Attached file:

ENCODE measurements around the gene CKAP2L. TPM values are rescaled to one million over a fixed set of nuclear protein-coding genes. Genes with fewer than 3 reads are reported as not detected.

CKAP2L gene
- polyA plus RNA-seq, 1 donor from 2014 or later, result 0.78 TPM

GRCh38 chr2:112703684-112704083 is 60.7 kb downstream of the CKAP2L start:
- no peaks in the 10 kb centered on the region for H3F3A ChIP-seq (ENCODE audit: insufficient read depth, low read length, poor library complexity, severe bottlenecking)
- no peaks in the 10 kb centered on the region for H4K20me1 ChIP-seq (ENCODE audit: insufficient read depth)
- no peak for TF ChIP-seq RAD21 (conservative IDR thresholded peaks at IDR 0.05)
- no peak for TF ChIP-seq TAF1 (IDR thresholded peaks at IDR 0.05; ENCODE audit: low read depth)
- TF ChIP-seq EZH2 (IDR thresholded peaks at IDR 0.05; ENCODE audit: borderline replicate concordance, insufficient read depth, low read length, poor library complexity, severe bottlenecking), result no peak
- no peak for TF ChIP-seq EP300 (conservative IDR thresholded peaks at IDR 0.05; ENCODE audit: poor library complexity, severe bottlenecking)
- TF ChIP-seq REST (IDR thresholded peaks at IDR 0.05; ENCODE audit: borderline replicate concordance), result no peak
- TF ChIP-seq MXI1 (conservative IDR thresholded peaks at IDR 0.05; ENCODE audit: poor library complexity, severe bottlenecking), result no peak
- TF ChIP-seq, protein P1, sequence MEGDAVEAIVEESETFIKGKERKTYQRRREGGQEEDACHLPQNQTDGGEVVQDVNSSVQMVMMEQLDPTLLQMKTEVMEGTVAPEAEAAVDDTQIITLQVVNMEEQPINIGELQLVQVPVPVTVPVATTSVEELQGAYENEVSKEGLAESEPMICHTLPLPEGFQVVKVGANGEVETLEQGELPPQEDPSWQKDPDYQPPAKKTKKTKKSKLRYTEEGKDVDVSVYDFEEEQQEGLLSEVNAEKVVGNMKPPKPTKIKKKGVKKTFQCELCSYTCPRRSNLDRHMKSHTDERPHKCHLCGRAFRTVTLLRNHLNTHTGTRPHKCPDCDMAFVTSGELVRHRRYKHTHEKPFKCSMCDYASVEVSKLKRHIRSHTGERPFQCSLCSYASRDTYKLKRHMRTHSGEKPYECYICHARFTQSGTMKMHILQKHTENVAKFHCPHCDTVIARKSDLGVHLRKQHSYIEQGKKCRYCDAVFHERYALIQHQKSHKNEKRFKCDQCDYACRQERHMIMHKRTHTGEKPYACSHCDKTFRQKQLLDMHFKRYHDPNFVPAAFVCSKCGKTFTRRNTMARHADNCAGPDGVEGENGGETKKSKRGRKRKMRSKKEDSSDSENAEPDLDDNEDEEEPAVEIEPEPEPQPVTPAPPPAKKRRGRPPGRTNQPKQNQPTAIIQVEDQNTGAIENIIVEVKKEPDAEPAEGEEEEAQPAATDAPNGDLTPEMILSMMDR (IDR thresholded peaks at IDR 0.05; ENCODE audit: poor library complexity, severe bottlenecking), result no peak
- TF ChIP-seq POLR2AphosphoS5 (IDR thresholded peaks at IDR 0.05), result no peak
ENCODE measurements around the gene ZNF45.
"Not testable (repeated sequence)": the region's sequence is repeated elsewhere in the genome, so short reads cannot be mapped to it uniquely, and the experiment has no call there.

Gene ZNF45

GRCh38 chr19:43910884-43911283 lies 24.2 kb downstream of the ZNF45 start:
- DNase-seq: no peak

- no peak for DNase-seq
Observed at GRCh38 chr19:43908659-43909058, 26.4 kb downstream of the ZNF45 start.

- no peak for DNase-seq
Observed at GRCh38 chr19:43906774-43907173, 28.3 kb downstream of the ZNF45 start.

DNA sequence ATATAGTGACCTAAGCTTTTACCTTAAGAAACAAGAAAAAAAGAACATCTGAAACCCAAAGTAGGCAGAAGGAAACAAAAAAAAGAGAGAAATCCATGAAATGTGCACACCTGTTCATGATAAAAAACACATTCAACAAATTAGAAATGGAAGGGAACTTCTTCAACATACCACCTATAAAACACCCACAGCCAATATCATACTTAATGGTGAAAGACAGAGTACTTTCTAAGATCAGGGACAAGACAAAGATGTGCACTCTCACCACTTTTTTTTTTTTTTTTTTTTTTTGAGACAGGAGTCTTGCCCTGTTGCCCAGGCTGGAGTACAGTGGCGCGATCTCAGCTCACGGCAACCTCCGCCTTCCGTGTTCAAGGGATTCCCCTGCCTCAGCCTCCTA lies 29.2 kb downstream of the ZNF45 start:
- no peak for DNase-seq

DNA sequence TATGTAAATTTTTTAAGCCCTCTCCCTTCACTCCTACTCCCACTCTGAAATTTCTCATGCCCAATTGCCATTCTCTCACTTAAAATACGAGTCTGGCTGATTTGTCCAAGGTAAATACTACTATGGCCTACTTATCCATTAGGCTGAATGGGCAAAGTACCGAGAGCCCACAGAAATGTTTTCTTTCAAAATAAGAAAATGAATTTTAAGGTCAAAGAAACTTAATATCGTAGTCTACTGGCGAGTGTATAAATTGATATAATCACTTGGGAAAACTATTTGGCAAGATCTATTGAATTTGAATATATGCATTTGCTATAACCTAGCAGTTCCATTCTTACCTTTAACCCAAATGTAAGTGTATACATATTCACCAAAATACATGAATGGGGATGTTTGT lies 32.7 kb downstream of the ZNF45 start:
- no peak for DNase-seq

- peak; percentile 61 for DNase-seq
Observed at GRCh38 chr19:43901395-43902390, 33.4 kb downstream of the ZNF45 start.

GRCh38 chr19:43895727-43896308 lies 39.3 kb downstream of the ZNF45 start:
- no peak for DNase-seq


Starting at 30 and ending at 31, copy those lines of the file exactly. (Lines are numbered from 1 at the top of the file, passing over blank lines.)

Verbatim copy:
GRCh38 chr19:43895727-43896308 lies 39.3 kb downstream of the ZNF45 start:
- no peak for DNase-seq